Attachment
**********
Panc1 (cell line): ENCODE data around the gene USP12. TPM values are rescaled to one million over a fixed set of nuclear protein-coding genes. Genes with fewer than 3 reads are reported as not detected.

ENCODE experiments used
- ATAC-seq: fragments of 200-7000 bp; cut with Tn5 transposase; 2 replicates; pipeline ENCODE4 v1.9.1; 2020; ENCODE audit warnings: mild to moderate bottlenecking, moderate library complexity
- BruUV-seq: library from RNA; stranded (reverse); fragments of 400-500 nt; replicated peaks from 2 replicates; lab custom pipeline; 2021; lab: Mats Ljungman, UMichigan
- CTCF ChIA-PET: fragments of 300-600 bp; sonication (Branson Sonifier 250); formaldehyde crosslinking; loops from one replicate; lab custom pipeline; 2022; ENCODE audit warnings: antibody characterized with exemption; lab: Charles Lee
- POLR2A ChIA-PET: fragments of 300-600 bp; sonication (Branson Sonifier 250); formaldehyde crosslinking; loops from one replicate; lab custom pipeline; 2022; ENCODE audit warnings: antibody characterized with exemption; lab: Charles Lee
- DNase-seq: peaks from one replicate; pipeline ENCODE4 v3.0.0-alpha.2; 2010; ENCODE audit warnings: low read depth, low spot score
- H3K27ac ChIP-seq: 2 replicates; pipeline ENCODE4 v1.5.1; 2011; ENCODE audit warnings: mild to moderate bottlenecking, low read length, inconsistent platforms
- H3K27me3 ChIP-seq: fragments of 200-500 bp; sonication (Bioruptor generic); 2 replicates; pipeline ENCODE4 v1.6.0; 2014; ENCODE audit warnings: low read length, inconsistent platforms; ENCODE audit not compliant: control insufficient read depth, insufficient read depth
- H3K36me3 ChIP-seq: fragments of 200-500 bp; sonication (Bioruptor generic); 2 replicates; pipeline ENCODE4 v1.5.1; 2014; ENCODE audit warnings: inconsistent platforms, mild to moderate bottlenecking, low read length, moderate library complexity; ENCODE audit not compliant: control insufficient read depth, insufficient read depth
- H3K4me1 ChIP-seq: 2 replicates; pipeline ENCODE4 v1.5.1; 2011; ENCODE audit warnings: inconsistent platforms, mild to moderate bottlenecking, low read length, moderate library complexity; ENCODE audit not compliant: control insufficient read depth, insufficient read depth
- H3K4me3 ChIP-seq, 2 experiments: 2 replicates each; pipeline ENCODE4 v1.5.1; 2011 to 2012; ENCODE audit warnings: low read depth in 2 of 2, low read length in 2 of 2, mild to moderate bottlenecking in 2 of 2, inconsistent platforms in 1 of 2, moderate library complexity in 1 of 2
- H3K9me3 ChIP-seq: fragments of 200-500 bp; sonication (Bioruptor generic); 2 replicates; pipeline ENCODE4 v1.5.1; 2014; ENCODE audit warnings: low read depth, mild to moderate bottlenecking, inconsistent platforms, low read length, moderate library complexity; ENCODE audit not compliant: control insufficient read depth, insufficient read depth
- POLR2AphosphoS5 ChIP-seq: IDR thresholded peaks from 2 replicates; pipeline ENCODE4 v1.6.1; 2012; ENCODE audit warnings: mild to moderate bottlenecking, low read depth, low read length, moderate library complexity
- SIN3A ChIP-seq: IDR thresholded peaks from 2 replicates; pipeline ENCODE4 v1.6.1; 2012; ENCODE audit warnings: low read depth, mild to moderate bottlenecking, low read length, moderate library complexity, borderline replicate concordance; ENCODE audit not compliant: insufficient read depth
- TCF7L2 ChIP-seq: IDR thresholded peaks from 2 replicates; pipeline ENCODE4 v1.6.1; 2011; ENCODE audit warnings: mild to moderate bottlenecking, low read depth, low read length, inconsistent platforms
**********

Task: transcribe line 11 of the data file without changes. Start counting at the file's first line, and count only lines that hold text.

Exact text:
- H3K4me1 ChIP-seq: 2 replicates; pipeline ENCODE4 v1.5.1; 2011; ENCODE audit warnings: inconsistent platforms, mild to moderate bottlenecking, low read length, moderate library complexity; ENCODE audit not compliant: control insufficient read depth, insufficient read depth